Journal Article

Temporolimbic or Transcallosal Connections: Where Is the Primary Lesion in Schizophrenia and What Is Its Nature?

Timothy J. Crow

in Schizophrenia Bulletin

Published on behalf of Maryland Psychiatric Research Center

Volume 23, issue 3, pages 521-523
Published in print January 1997 | ISSN: 0586-7614
Published online January 1997 | e-ISSN: 1745-1701 | DOI: http://dx.doi.org/10.1093/schbul/23.3.521
Temporolimbic or Transcallosal Connections: Where Is the Primary Lesion in Schizophrenia and What Is Its Nature?

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A critique of the article by Bogerts on the temporolimbic system theory is presented. Schizophrenia is conceived as arising as a component of the diversity of interhemispheric (callosal) connectivity associated with the evolution of language, a process that occurred through a genetic change (the speciation event) that allowed the hemispheres to develop with a degree of independence. Language and psychosis thus have a common evolutionary origin. The anatomical changes can be considered as a boundary component of the anatomical variation that is characteristic of the species.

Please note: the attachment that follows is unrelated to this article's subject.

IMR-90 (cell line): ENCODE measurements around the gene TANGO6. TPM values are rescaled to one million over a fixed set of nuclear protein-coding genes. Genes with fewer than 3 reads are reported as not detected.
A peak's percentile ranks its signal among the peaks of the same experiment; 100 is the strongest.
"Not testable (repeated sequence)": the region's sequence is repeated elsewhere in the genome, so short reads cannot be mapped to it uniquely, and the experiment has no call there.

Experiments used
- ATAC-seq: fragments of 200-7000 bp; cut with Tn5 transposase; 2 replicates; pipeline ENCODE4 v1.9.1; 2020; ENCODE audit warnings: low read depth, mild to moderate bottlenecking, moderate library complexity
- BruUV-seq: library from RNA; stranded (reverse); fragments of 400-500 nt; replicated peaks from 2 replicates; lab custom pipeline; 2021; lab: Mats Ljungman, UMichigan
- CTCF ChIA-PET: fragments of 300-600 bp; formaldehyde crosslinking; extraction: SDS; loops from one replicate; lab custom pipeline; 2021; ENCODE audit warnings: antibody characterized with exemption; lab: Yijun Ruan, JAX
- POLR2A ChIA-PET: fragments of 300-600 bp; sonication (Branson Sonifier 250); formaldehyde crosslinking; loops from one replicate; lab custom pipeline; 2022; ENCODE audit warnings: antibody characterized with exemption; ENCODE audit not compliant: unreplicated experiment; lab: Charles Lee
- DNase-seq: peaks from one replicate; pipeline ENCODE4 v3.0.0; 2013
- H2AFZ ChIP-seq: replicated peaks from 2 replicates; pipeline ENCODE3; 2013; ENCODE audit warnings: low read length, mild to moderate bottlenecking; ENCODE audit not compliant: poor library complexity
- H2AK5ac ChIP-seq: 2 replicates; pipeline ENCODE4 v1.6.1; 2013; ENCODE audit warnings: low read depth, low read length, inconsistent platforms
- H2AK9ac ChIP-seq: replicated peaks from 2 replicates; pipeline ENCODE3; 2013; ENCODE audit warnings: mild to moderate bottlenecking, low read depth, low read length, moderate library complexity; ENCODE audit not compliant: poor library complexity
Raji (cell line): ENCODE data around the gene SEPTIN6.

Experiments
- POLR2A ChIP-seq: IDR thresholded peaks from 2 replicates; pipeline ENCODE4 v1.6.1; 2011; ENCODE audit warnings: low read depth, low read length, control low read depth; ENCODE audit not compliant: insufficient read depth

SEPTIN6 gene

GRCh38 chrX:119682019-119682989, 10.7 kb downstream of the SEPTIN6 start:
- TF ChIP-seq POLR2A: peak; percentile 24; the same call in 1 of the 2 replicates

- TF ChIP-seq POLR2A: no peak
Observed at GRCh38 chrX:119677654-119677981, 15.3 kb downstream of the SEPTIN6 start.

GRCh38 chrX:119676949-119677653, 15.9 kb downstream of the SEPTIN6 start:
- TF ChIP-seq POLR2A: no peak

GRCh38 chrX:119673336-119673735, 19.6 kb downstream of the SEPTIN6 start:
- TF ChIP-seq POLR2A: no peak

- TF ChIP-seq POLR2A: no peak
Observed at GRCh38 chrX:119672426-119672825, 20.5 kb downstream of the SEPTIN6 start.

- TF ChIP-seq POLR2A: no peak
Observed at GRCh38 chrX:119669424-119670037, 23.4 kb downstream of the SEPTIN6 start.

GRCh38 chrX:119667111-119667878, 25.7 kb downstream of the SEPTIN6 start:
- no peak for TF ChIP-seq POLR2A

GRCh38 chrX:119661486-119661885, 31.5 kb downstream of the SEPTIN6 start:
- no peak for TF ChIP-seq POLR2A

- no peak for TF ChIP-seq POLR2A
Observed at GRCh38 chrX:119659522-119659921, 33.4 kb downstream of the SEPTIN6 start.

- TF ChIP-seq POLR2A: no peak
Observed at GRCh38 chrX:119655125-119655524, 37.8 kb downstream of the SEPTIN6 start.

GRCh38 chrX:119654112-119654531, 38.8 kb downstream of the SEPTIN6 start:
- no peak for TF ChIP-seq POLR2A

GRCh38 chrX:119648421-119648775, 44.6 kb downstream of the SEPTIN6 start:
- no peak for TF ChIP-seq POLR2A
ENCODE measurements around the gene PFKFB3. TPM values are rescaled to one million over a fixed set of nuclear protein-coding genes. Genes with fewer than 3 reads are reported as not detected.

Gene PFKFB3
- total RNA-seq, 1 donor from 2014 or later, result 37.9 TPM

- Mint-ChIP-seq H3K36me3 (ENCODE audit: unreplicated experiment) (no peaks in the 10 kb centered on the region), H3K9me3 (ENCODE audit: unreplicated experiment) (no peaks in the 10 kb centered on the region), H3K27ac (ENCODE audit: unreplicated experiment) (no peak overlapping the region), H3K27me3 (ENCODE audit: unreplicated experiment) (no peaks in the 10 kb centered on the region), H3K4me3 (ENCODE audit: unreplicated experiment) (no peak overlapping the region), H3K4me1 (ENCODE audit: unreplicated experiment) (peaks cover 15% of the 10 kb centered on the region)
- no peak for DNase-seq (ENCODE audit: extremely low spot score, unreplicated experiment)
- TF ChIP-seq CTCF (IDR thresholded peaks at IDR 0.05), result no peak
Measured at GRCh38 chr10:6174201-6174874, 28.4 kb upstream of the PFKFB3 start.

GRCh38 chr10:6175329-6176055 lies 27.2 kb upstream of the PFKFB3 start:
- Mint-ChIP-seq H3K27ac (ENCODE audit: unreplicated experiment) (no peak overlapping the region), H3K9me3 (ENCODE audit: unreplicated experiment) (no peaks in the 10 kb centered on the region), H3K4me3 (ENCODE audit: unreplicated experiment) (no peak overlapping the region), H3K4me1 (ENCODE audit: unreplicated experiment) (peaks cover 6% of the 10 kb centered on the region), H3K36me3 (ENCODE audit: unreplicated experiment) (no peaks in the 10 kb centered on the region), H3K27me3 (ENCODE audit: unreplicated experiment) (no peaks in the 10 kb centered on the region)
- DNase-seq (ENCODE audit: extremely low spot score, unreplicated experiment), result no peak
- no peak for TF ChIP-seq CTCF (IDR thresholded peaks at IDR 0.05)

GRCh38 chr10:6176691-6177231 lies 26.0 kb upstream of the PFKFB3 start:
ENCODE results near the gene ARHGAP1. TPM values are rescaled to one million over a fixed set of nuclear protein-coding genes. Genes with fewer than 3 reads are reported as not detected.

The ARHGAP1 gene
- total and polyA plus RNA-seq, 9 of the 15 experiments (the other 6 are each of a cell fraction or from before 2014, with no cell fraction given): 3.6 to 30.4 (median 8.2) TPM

Journal Article.  0 words. 

Subjects: Child and Adolescent Psychiatry

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